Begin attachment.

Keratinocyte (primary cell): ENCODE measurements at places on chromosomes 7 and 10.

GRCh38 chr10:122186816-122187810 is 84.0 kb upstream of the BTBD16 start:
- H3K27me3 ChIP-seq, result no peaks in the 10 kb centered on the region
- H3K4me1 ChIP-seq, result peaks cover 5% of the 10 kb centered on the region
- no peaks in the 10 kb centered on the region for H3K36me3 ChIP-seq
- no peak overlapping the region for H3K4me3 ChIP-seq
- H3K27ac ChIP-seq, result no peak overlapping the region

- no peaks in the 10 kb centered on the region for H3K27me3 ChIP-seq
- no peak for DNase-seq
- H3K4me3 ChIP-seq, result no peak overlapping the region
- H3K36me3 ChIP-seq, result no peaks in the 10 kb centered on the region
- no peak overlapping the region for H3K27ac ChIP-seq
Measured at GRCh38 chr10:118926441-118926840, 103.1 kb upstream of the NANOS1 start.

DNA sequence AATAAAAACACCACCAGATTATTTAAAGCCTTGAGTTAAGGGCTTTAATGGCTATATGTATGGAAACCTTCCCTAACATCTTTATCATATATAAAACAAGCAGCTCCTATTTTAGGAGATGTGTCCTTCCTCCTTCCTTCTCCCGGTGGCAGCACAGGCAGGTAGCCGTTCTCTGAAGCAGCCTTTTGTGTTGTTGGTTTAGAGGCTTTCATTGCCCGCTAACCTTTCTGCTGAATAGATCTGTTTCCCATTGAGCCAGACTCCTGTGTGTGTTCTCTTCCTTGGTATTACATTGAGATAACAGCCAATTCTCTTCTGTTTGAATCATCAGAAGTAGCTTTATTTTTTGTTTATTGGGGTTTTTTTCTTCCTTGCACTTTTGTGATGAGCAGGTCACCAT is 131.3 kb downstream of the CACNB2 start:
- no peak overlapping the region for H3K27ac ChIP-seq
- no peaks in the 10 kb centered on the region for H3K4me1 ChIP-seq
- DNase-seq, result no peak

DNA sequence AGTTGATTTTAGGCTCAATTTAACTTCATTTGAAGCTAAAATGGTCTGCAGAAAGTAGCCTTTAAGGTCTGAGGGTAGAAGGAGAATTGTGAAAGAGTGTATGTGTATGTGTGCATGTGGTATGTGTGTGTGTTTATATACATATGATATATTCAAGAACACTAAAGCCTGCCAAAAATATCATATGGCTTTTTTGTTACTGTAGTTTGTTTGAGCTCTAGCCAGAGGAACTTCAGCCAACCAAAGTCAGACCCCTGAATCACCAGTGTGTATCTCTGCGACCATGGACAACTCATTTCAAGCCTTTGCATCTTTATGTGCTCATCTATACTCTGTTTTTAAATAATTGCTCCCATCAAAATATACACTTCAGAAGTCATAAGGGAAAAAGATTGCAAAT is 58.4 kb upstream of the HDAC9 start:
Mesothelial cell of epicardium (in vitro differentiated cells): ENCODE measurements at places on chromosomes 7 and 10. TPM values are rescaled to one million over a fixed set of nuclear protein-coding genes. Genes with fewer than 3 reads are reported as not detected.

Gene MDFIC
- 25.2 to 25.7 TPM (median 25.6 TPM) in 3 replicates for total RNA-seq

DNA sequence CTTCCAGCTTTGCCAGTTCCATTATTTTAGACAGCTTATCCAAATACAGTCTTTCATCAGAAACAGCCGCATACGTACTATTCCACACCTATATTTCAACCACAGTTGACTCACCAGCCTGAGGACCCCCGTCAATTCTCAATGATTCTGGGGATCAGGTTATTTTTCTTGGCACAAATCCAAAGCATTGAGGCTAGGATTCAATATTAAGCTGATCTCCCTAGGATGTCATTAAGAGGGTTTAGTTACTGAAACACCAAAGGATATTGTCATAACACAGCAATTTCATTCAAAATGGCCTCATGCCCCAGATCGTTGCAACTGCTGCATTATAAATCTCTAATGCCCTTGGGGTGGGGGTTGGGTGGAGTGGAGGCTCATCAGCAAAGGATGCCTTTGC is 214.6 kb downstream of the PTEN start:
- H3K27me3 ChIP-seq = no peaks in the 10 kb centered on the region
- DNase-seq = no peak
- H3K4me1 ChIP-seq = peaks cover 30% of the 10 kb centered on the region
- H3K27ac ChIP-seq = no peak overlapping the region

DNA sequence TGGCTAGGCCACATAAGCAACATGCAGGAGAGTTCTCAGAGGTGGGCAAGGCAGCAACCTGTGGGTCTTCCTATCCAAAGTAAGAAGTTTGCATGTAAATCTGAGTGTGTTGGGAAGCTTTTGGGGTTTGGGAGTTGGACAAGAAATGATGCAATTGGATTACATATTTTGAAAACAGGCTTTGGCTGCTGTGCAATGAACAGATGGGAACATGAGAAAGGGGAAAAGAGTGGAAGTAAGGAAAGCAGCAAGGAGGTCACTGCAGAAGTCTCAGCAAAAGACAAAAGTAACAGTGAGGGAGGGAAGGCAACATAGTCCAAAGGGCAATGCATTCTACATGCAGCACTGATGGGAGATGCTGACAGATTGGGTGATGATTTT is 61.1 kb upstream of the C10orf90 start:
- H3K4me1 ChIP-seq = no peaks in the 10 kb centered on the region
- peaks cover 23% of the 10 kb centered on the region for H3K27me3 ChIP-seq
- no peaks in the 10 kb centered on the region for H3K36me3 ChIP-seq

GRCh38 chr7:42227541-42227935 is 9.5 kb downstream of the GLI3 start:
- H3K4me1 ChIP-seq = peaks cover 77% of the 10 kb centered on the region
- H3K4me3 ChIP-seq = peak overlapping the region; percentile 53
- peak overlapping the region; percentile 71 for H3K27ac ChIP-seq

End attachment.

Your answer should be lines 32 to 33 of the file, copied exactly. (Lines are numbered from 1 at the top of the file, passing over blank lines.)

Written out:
- H3K4me1 ChIP-seq = peaks cover 77% of the 10 kb centered on the region
- H3K4me3 ChIP-seq = peak overlapping the region; percentile 53